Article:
Adichie is a Nigerian writer. Her best known novels are Purple Hibiscus, Half of a Yellow Sun, and Americanah.

Source for image

by Amanda Patterson for Writers Write

Reblogged 3 hours ago from ladypandacat

56101

bevsi:

oitnb season 3 wishlist:

  • poussey’s happiness
  • alex fills in her eyebrows more thickly
  • literally anyone utters the word “bisexual”
Reblogged 4 hours ago from chrisprattsheadshot

9321

queermarauders:

*looks at straight couple* so which one of you is the YA protagonist and which is the romantic subplot?

Reblogged 7 hours ago from thebraveandmischievous

1095

swampmermaids:

light foundation: kisses of a thousand pearl fairies and lilies dream smooch

medium foundation: chocomoco captain crunch cafe latte things in my pantry

dark foundation: mud bread

makeup companies: yeah that works

Reblogged 7 hours ago from wakaflaquita

How the signs respond to “I love you”

130829

greenpeniwrite:

gingerb3ard:

eejitwithink:

shitthesignssay:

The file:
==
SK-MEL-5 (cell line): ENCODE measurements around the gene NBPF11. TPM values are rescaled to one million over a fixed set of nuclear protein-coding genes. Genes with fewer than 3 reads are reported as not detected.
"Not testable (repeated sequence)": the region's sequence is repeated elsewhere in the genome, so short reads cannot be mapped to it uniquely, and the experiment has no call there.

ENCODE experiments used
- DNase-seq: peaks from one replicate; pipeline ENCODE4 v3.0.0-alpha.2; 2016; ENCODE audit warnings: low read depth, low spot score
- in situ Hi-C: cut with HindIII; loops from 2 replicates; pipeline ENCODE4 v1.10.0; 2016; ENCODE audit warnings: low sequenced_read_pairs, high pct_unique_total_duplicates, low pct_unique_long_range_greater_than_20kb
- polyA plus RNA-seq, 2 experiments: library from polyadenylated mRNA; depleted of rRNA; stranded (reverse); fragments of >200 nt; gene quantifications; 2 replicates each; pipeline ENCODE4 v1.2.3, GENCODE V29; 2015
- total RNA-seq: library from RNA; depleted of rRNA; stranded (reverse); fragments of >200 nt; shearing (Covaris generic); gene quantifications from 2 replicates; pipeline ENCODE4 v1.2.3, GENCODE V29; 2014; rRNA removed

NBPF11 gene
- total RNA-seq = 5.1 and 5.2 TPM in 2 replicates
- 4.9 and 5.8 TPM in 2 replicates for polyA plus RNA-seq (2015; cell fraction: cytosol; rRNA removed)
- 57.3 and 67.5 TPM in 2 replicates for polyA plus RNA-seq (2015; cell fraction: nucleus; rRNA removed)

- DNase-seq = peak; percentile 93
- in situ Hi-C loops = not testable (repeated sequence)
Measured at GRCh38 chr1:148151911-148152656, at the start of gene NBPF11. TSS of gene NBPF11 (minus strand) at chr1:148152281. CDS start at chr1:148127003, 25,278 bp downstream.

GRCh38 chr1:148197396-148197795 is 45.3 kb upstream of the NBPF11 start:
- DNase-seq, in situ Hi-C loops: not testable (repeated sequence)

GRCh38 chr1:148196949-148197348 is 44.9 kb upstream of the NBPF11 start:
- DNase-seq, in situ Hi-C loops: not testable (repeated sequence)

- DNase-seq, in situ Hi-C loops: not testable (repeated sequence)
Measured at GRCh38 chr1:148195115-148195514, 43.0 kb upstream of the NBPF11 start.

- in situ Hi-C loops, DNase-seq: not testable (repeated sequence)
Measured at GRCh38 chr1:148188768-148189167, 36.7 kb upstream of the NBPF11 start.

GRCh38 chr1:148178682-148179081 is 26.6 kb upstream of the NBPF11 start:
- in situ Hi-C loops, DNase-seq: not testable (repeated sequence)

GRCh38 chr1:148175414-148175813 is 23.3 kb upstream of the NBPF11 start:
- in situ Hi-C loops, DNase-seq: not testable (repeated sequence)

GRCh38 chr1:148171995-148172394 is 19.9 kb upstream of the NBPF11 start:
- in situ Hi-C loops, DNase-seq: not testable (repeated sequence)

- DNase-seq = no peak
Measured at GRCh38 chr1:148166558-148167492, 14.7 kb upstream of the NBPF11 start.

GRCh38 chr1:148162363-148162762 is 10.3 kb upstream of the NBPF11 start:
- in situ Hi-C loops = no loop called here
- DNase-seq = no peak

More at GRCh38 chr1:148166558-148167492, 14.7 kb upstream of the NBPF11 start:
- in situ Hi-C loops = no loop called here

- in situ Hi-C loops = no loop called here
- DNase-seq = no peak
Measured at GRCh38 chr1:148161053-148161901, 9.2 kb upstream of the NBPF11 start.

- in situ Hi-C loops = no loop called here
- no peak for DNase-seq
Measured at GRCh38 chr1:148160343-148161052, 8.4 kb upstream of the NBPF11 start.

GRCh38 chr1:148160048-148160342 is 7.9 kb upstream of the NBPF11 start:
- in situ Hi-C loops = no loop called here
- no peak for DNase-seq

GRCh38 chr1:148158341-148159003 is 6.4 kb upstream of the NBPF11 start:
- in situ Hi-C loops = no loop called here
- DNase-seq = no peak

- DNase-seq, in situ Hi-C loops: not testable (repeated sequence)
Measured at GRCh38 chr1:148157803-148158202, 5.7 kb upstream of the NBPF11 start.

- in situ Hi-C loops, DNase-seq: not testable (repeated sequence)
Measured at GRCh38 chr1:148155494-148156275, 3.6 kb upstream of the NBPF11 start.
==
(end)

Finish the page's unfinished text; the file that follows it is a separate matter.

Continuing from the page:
Aries- I love you MORE

Taurus- Obviously.

Gemini- I love… cake.

Cancer- for how long?

Leo-  Well, why wouldn’t you?

Virgo- Thank you

Libra- I have to pee.

Scorpio- Mhm

Sagittarius- No, I love YOUUUUU

Capricorn- I know.

Aquarius- What even is love?

Pisces- Huh?

Taurus says “Obviously” in Snape’s voice. That’s just how we do things.

Well, I do love cake more than most people.

and yeah what is love? let’s philosophize thissss.

Reblogged 11 hours ago from greenpeniwrite

182886

nivalingreenhow:

when McGonagall finds out that Ginny is pregnant, and that the Weasley and Potter bloodlines will converge, she marks on her calender the day the child will turn 11 and that is the day she retires 

Reblogged 13 hours ago from beezelbubbles

Also, this book is a biphobic mess.

1

I’m reading a YA Great Gatsby and it’s getting to *that* part.

7993
"